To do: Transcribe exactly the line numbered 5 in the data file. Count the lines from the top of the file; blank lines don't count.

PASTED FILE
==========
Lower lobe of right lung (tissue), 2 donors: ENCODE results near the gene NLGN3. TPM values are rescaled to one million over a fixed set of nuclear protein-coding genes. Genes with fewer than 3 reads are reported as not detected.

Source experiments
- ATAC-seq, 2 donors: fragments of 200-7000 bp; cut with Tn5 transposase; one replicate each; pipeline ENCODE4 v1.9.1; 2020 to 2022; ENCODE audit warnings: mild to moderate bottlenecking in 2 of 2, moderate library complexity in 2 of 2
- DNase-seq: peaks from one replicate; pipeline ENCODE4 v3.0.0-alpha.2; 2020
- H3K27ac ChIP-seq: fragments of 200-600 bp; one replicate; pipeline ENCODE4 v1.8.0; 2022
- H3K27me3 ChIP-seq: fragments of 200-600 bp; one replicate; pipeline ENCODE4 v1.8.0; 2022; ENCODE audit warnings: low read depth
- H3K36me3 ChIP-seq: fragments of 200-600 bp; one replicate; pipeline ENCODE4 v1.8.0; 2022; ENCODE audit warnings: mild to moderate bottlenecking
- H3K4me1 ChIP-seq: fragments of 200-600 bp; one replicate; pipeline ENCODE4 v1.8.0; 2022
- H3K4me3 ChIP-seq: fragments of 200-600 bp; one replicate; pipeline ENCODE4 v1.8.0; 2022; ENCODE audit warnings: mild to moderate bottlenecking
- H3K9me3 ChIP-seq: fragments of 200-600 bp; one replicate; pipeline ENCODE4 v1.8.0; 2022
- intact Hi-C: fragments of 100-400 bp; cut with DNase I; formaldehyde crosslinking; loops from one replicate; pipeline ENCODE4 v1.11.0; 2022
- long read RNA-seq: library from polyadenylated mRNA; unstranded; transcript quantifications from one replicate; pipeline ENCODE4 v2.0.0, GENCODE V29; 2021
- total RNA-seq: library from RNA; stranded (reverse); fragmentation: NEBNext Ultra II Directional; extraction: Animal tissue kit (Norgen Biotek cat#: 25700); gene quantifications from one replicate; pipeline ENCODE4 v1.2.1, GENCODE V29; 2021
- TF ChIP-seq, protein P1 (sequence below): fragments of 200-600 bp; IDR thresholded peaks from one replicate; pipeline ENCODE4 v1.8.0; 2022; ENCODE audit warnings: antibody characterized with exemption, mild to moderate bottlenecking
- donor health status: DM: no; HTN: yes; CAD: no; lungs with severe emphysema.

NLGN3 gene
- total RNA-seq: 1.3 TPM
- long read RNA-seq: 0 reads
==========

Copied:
- H3K27ac ChIP-seq: fragments of 200-600 bp; one replicate; pipeline ENCODE4 v1.8.0; 2022